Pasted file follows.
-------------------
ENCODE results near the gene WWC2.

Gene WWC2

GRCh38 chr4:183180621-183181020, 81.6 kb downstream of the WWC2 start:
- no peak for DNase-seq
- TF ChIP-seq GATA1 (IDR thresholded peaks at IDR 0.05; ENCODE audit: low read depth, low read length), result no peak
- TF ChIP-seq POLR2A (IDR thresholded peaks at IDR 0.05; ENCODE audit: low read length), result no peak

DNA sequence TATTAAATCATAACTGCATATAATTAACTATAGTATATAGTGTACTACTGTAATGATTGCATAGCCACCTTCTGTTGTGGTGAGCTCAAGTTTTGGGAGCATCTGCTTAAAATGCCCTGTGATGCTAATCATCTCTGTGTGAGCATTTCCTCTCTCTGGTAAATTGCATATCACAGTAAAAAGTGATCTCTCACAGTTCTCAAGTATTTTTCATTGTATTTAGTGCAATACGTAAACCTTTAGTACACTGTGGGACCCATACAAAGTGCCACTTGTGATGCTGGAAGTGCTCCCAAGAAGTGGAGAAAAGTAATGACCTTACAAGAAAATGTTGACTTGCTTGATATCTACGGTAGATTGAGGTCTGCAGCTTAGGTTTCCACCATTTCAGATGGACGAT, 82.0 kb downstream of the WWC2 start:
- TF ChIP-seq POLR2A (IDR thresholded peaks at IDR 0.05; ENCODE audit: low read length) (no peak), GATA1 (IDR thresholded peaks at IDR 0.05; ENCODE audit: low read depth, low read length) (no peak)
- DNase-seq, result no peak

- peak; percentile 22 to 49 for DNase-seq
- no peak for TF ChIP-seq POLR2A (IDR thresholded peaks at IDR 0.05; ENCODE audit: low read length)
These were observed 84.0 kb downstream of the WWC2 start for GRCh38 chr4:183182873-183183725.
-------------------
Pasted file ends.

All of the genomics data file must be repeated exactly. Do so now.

ENCODE results near the gene WWC2.

Gene WWC2

GRCh38 chr4:183180621-183181020, 81.6 kb downstream of the WWC2 start:
- no peak for DNase-seq
- TF ChIP-seq GATA1 (IDR thresholded peaks at IDR 0.05; ENCODE audit: low read depth, low read length), result no peak
- TF ChIP-seq POLR2A (IDR thresholded peaks at IDR 0.05; ENCODE audit: low read length), result no peak

DNA sequence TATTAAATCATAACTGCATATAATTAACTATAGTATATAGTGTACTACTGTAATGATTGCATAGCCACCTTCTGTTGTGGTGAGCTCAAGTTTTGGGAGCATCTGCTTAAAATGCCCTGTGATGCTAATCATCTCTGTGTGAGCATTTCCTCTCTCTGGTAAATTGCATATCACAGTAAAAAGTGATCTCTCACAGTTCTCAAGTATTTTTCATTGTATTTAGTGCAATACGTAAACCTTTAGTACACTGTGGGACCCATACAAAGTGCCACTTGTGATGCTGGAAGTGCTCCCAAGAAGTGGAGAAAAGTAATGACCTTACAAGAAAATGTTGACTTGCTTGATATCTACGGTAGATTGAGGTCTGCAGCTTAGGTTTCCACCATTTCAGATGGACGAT, 82.0 kb downstream of the WWC2 start:
- TF ChIP-seq POLR2A (IDR thresholded peaks at IDR 0.05; ENCODE audit: low read length) (no peak), GATA1 (IDR thresholded peaks at IDR 0.05; ENCODE audit: low read depth, low read length) (no peak)
- DNase-seq, result no peak

- peak; percentile 22 to 49 for DNase-seq
- no peak for TF ChIP-seq POLR2A (IDR thresholded peaks at IDR 0.05; ENCODE audit: low read length)
These were observed 84.0 kb downstream of the WWC2 start for GRCh38 chr4:183182873-183183725.